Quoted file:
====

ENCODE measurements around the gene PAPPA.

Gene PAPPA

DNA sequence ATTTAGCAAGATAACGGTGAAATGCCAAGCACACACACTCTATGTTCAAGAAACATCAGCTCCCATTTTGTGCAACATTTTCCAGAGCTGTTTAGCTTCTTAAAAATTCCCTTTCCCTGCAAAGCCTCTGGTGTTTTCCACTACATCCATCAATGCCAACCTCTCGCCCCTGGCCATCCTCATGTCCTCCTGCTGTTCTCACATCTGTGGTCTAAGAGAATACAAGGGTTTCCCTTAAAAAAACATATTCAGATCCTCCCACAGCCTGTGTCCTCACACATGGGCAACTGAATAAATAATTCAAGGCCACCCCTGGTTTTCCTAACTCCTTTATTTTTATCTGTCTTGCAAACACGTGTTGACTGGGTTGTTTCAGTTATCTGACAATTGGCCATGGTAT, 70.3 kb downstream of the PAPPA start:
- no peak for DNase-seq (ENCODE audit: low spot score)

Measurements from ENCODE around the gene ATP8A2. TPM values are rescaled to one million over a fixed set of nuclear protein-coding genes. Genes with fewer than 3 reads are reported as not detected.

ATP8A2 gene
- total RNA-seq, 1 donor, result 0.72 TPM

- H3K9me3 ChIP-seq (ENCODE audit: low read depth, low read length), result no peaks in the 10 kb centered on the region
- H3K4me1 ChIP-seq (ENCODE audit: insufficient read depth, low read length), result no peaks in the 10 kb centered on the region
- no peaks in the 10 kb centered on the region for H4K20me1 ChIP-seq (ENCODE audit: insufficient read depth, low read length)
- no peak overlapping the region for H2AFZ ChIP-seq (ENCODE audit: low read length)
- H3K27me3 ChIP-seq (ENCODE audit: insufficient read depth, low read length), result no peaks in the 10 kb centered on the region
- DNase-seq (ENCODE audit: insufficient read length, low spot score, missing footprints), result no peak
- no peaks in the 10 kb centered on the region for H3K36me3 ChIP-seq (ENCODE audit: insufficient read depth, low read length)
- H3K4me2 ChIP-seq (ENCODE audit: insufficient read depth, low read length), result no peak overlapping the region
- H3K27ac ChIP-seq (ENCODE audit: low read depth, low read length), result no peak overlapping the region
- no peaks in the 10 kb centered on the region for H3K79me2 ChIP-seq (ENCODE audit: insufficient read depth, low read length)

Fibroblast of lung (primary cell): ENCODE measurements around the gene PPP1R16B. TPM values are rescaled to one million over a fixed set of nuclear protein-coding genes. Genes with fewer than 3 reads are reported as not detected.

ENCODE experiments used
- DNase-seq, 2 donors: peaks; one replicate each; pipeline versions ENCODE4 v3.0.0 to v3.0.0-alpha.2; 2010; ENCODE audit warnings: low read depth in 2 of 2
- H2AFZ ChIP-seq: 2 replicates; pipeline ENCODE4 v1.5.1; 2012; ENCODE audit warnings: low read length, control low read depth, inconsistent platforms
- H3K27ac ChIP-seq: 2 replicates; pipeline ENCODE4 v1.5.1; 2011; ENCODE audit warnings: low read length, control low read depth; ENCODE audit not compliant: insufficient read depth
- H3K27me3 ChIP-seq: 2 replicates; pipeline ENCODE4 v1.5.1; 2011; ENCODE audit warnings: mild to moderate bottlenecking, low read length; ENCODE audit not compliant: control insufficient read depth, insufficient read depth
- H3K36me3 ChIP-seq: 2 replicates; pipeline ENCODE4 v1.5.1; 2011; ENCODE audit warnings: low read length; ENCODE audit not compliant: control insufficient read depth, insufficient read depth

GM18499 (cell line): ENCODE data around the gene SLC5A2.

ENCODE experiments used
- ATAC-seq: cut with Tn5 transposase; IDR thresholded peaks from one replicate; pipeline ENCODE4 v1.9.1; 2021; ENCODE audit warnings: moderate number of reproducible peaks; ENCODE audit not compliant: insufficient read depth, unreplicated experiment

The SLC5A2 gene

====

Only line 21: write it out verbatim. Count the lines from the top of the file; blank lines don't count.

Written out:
- H2AFZ ChIP-seq: 2 replicates; pipeline ENCODE4 v1.5.1; 2012; ENCODE audit warnings: low read length, control low read depth, inconsistent platforms